Ok, this is my approach. I blob on the GS/BS/Apoxie onto the area. I use a concave dental scaler to push the blob into the very rough shape I need. The scaler I use is close to the 10-6-5 scaler on this page:


It has a flat, leaf shaped tool on one end and on the other is similar but it has a 120 deg curve in it, so you can smooth out the putty with a gentle curve to it.

Once basic shaping is done, ie: it looks basically the way it needs to be on the model. I use a generous helping of spit/water and then use a finger to smooth out the bumps. If I push too hard and the shape is distorted I push it back into shape. I then leave it to dry.

Once it is dried hard, I will rotate the figure and look at the outside edge. Any irregularity in the shape with show up as a lump or indentation. Its usually easier to repair on a large model.

To repair lumps I use a Dremel high-speed rotary tool with a diamond engraving/burnishing tool. It is shaped like a bullet and has a rough sanding on it. I can use this on a low setting, gently brushing the side of it across the lumps. I try to keep the tool moving over the lump so the tool doesn't spend too long in one place. For stubborn (or large) lumps I concentrate the tool on them directly.

For small indentations or cracks, I use Superglue - cyanoacrylate, preferably with a gel additive. I apply it to the cracks and then leave it to dry. Once dry, I sand with fine glass paper until smooth.

For large cracks or depressions, its back to the putty.

I got through all this until the surface is smooth as it can be (or I'm bored, whichever is first. :) )

Providing the armour or surface is free from details, its usually not that hard to do.

Once its smooth, then you can add GS details, drill holes, or what have you as you wish.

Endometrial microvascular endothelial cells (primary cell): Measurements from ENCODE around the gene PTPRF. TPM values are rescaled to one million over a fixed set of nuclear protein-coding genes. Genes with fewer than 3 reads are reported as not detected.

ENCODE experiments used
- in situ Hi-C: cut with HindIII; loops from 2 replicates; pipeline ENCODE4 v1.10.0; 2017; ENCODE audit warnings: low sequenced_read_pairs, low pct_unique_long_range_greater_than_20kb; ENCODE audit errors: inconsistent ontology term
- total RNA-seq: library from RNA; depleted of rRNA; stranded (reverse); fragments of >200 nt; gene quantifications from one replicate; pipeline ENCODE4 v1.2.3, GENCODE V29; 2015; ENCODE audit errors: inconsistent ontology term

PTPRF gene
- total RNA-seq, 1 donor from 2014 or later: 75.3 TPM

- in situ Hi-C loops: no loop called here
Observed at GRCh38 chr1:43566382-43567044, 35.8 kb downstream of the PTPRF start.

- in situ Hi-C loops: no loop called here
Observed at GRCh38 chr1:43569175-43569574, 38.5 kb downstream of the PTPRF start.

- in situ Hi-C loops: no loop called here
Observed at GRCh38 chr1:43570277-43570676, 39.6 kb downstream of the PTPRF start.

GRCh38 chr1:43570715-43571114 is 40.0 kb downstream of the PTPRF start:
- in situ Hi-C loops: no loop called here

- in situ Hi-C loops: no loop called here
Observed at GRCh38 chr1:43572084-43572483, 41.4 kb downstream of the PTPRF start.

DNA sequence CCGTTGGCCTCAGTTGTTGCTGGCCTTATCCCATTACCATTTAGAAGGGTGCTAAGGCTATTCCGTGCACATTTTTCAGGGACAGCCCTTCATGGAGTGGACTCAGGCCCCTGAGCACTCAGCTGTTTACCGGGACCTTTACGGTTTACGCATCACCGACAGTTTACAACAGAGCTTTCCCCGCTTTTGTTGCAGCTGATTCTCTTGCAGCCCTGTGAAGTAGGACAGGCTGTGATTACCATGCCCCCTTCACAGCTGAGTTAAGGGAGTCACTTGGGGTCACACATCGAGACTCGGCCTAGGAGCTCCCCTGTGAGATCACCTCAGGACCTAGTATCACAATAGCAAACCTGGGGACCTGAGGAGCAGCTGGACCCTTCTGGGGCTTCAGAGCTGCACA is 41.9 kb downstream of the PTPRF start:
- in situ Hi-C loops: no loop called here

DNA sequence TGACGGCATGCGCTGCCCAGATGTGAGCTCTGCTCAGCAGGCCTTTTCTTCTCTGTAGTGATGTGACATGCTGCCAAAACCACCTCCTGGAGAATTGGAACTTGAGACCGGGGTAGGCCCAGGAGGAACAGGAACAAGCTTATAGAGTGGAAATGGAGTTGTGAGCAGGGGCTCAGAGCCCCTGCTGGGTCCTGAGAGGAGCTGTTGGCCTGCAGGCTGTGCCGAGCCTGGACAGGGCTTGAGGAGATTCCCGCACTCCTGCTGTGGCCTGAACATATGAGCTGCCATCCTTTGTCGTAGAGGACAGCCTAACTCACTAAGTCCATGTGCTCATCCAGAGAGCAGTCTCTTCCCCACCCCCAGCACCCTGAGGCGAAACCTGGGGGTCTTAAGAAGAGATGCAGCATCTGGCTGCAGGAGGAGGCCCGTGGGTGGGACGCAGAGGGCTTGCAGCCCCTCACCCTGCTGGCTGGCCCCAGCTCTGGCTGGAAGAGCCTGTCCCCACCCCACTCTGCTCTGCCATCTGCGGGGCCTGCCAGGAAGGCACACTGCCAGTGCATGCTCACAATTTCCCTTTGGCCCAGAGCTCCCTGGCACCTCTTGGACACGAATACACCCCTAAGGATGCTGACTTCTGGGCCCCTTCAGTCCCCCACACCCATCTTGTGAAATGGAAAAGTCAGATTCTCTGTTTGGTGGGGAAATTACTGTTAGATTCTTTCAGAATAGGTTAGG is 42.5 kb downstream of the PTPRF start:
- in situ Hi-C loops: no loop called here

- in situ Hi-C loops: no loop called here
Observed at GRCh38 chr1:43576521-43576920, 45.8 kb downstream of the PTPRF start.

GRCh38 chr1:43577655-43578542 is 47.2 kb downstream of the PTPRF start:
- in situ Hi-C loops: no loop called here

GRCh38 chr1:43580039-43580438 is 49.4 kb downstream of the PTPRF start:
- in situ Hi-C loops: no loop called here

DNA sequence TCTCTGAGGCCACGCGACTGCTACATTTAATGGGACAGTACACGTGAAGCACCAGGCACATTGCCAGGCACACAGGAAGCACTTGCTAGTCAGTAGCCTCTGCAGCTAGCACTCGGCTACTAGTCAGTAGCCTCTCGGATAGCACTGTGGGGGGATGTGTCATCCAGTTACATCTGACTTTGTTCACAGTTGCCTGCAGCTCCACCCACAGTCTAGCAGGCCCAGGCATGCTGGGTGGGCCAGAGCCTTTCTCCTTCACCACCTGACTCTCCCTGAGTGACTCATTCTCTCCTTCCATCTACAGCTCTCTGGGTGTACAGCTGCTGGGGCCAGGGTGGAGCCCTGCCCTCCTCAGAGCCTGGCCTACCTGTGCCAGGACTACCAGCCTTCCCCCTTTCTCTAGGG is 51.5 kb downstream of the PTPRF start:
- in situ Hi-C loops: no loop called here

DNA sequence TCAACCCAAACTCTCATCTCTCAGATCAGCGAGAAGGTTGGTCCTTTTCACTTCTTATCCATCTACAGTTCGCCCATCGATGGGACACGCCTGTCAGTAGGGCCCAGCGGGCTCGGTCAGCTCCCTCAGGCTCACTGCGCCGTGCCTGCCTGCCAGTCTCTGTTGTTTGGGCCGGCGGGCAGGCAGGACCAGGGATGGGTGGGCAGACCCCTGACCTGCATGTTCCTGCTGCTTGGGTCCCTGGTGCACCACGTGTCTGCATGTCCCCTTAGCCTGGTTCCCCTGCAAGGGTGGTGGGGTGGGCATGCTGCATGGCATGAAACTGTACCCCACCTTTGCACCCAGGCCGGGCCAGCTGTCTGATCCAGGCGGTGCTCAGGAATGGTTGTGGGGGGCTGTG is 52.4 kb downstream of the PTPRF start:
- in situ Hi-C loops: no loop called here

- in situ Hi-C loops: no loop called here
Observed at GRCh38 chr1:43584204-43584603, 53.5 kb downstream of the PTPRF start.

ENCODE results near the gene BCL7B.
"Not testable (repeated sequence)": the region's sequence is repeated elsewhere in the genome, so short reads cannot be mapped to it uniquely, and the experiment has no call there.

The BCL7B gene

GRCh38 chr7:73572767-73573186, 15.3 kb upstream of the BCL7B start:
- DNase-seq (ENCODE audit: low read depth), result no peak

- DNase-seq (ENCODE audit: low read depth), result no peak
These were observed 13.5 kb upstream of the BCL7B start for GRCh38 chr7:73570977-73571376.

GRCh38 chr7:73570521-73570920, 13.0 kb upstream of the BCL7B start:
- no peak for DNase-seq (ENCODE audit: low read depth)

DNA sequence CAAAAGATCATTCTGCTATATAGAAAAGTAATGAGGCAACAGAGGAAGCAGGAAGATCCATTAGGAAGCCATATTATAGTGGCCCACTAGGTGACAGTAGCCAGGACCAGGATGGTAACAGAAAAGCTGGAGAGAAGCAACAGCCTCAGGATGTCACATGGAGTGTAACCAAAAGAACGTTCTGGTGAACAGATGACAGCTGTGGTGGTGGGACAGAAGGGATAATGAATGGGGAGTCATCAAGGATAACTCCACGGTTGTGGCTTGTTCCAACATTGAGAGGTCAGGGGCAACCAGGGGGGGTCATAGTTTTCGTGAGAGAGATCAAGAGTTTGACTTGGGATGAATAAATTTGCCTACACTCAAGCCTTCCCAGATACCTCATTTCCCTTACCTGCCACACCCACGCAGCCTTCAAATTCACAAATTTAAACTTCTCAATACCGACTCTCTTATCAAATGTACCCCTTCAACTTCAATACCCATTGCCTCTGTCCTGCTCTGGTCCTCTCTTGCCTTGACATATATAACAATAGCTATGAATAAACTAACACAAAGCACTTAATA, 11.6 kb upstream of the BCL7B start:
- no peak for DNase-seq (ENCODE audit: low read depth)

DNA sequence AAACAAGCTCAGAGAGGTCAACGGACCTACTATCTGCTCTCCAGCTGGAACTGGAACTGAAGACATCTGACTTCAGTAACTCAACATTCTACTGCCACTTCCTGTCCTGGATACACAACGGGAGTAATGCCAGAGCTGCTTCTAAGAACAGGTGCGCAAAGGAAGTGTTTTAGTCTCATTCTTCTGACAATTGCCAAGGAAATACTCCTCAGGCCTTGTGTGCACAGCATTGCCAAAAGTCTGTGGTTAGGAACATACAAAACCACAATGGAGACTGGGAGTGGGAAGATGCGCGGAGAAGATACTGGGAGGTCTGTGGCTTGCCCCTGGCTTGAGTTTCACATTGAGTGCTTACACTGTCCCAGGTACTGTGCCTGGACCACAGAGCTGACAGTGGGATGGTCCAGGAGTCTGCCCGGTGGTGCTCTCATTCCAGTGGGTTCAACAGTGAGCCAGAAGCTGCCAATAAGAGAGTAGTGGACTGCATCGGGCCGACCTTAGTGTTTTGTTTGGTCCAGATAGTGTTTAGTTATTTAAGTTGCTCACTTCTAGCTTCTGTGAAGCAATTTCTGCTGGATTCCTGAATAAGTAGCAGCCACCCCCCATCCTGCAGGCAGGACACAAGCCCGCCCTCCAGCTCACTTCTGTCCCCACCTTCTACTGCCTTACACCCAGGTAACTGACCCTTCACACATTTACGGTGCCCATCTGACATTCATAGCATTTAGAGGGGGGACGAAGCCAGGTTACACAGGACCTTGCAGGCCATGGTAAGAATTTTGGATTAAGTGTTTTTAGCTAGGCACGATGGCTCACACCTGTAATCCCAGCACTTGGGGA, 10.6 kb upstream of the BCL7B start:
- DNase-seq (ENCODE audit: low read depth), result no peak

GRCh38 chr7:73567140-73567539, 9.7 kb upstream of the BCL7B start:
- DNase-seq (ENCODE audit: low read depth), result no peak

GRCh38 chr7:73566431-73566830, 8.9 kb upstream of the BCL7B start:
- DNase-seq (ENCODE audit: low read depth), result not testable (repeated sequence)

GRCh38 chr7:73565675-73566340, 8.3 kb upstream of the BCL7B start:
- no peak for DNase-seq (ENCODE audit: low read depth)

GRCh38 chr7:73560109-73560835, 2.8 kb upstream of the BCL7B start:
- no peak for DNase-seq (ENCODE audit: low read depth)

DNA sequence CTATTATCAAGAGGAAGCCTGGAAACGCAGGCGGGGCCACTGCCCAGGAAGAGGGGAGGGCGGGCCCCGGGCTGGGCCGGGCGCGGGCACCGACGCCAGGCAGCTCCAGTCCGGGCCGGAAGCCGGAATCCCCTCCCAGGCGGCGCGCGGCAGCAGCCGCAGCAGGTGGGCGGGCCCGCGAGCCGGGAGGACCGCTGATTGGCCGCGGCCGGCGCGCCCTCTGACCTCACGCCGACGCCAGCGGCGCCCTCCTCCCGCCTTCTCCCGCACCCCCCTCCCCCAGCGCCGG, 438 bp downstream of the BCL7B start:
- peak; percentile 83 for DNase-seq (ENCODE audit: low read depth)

I hope this is of some help to you.


I have heard that rubbing alcohol is good for removing minor bumps, especially things like fingerprints.  Never tried it myself and I’m not sure if you do it when it is wet or dry.


Rubbing alcohol works with clay-based modelling mediums like Fimo or Super Sculpy, but I haven’t tried it on epoxy. Its worth checking out though. Using water/spit tends to rely more on the pressure of your modelling tool or fingers and IMO doesn’t work very well. Perhaps the rubbing alcohol is the revolution I’m looking for. :slight_smile:


Thanks for the tip GRNDL :cheers I’ve always had touble getting thigs like grieves and breastplates to look like smooth surfaces. I don’t think I’ll be able to use that site (I’m based in the UK and the shiping and customs from America is horrendous) but I’ll hunt my local hobby shop for a curved tool



I only provided the link to demonstrate what sort of tools I use. I actually got mine from Ebay, so I’m sure you can get something similar. Unfortunately, I couldn’t find a dental site that had the exact tool I use, so I had to explain in detail the shape I’m talking about. I find it very good for “tucking” putty into corners and under arms and so on, as well as rounding things out without a finger.

Going to try the rubbing alcohol tonight. :slight_smile: I have a great test case on my GH entry…


As everyone else has said use layers, but USE A MIXTURE OF GREENSTUFF + BROWNSTUFF!

I can't beleive i'm one of the only ones on this site to use it!

I'm adding to this thread awfully late in the day, but you're not the only one to use it. I started using the mix of GS and BS a long time ago and I'm sure I posted on Hand of Hashut about the benefits of the mix.

In my opinion, doing stuff like beards is much easier with the mix - it sticks like greenstuff but takes sharp detail MUCH better, and is far easier than either individually to control.